Brian Boyer of ManuscriptTracker
Brian Boyer is founder of ManuscriptTracker
, a web based solution which assists academic journals with manuscript submission, review, and editing.
Did you consider yourself an entrepreneur before you started ManuscriptTracker?
ManuscriptTracker is actually my second company. The first company I started was Web Pyro, which does web development, online advertising, branding and that sort of thing. It’s still around and growing. I started Web Pyro a little over three years ago between my sophomore and junior years of college. I went to Miami University.
Becoming an entrepreneur was almost accidental. At the time, I was interning at the Ohio Agricultural Research and Development Center in the IT department. I learned web development and started doing projects on the side with my boss. Things went so well that when I began looking at whether I wanted a real job after I graduated, I decided now’s the time. So I graduated and went straight to owning my own company.
At the time, I was talking to recruiters at various companies. A recruiter at Rosetta in Cleveland invited me to go to brunch, and while we were talking, I asked her if I could keep the clients I was working with. She said that would be fine, but then she asked me to name some of them. When I started listing the projects I was working on, she said oh no, that would be a conflict of interest. I decided at that moment to go into business by myself. If they considered me to be competition, then I was doing something right.
What obstacles did you have to overcome to make the leap into business ownership?
Funding is very much a chicken and egg problem. You can’t go to a funder without a product, yet you can’t get a product without funding. The Wooster Opportunities Loan Fund was very helpful, and provided us with $35,000 in startup funding. We used that funding for marketing and sales support. We had been working for a while by ourselves, not paying ourselves anything, and these funds allowed us to create a sales rep position. Our salesperson began talking to people and identifying clients.
Keeping track of paperwork is another challenge. There is an amazing level of paperwork that you have to give to the government even when you just hire someone. I just want to stay focused on what I’m doing and getting my product to launch. We have a payroll specialist to handle stuff, but I still get stuff all of the time.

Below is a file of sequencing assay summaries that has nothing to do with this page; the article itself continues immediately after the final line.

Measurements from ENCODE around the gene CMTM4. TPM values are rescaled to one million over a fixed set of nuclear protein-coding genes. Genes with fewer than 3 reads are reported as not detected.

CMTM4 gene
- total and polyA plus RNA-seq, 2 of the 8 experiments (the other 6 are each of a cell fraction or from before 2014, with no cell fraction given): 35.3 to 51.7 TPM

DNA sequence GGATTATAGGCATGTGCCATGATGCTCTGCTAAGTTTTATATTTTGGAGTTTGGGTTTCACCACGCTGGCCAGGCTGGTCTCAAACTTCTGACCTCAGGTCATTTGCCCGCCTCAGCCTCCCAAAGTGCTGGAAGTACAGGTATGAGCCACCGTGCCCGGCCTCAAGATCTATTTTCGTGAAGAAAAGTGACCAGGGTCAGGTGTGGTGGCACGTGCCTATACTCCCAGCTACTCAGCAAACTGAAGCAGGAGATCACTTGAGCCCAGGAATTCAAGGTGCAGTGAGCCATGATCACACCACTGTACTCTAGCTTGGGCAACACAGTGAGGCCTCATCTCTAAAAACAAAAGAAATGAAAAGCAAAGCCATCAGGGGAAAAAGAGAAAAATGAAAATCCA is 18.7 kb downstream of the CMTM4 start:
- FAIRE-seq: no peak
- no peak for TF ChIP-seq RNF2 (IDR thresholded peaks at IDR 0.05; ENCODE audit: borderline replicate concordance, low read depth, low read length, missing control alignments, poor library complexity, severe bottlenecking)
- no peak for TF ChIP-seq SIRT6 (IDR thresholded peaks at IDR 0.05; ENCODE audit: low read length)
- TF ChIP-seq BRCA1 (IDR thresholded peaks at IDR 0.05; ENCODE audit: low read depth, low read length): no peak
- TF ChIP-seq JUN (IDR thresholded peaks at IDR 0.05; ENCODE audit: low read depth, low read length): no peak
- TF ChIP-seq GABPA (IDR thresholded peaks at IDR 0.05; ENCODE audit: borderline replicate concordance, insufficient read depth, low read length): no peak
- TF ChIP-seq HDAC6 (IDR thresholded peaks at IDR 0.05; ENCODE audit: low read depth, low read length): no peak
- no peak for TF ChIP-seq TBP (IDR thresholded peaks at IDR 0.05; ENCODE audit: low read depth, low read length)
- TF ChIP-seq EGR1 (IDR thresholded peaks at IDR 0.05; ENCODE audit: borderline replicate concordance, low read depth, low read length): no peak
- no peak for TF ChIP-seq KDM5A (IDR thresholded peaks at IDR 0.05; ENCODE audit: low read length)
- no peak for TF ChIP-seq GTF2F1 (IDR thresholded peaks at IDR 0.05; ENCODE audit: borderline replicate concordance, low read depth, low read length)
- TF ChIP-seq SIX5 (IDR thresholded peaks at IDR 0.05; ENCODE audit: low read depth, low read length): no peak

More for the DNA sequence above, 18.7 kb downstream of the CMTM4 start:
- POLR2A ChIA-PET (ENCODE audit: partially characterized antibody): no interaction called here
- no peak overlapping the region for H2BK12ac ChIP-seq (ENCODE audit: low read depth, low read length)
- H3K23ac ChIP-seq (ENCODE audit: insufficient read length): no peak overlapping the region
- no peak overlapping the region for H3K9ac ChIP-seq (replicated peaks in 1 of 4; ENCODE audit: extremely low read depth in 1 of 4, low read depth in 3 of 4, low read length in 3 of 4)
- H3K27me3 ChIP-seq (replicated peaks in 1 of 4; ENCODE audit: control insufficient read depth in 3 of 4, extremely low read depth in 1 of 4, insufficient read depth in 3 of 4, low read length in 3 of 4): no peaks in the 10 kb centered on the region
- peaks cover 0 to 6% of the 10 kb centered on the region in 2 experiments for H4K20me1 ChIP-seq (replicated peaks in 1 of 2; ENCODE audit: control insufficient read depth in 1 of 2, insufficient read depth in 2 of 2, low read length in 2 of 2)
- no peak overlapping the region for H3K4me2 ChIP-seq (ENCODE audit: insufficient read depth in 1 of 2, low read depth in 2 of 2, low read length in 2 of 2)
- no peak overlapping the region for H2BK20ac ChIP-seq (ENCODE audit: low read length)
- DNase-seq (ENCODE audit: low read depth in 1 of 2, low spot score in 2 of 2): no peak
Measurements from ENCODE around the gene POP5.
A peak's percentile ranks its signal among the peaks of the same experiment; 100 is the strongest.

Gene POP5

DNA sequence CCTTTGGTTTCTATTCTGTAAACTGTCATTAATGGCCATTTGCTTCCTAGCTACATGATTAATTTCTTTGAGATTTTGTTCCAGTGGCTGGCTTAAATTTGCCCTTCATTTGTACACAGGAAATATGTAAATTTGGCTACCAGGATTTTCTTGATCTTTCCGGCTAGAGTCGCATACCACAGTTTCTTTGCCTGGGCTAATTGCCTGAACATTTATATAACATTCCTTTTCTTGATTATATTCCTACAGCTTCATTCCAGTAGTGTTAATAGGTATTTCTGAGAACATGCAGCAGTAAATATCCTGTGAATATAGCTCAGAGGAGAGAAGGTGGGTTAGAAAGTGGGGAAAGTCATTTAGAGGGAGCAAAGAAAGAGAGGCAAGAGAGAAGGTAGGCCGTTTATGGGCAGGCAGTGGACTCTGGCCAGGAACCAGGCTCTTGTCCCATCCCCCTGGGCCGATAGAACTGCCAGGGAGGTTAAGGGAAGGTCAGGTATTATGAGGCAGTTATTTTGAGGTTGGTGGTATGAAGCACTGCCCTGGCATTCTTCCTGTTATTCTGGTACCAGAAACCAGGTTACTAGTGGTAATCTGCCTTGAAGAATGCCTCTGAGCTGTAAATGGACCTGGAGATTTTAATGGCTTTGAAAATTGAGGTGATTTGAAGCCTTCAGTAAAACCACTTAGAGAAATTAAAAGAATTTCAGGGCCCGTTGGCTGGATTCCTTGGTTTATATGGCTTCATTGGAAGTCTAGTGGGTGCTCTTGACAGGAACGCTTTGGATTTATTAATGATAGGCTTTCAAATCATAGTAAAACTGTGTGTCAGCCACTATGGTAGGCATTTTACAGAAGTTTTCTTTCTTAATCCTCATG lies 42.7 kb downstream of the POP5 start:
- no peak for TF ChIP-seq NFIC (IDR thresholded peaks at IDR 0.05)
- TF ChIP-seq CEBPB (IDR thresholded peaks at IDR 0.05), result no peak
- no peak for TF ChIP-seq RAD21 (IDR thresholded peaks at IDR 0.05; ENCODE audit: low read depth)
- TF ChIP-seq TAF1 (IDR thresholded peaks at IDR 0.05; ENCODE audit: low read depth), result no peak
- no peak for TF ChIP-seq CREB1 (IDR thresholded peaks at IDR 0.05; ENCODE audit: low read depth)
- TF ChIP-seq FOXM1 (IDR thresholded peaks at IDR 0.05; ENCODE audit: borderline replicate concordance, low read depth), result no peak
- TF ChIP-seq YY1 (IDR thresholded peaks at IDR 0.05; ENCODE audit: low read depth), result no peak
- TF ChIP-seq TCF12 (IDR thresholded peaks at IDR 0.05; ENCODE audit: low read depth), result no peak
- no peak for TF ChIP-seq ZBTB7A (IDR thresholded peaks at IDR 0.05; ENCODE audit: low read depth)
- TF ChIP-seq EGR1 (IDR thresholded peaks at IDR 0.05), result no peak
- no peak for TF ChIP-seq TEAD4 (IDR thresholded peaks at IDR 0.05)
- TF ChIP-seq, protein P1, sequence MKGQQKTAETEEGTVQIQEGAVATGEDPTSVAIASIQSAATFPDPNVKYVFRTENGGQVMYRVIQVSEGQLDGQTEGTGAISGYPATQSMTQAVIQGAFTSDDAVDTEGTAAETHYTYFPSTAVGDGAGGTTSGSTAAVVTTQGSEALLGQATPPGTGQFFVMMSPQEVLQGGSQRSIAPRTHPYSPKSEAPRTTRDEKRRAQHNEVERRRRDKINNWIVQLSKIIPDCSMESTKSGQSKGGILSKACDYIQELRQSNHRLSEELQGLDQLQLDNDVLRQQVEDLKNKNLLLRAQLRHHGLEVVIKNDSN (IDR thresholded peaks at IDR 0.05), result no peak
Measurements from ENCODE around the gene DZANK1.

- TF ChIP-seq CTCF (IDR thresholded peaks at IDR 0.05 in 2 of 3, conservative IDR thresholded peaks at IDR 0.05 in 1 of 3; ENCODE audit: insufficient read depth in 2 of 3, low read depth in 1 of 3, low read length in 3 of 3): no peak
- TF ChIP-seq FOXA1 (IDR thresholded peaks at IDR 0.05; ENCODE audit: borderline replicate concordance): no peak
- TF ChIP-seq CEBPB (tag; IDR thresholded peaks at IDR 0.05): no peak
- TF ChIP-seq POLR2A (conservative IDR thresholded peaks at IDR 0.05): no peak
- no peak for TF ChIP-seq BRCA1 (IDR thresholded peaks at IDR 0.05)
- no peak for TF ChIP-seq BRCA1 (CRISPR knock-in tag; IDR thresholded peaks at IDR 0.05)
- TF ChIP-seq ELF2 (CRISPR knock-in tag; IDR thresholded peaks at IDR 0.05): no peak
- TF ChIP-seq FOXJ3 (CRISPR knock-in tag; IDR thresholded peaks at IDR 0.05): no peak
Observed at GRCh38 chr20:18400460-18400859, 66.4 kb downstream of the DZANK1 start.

What state or local resources did you take advantage of and how did they help?
Right now we have not been awarded anything, but we are pursuing several avenues. Being a part of an agricultural research center has been a huge help to us, because we’re right next to the people that we consider our customers. It’s really given us access to certain levels of expertise, advice and clients we wouldn’t have had otherwise.
What do you find most rewarding about running your own business?
I think it’s the fact that I’m actually creating something and can see the value added to society. I don’t feel like I’m just another cog in a big machine. I wake up knowing that whatever happens with the business is my responsibility, good or bad. It’s exciting.
How do you maintain work-life balance?
Sometimes it’s challenging. I do have a number of friends that complain frequently when we go out to dinner that I’m constantly answering emails on my phone. But I have been able to find a work-life balance that I’m happy with. I’m sort of a workaholic by nature.
What has contributed most to your growth?
At the end of the day, a lot depends on who you partner with. I have a great cofounder, David Lohnes, who comes from academia. He actually started his career as soybean geneticist; he has Ph.D in plant genetics. About 15 years ago, he made a drastic change in his career and became a web developer. He became the webmaster at Ohio Agricultural research and development center, and that’s actually his current position now. David is very familiar with academic journals and the research process.
We also have great connections with the university, and that’s been very helpful. We have great connections in the community. The reason why I moved back to Wooster after graduation, when I could have gone anywhere, was because of the people in the community. I grew up here, and there were lots of people here who wanted to support me. Several individuals immediately jumped on board to help me voluntarily.
A lot of my supporters really look at helping me as a way of investing in Wooster. It’s about investing in the next generation, and that’s what makes it a strong community.
What’s next for you and your business?
We’re going to keep building this thing. We do have a competitor in the marketplace, but I think we’re well-positioned because they’ve been sort of acting like a monopoly. They have a product that is outdated, limited in features and scope, very expensive and complicated. Our approach is very much a Web 2.0 approach, making everything simple and streamlined and as clean as possible. I believe we’re on the verge of something really amazing that’s going to be revolutionary for our industry.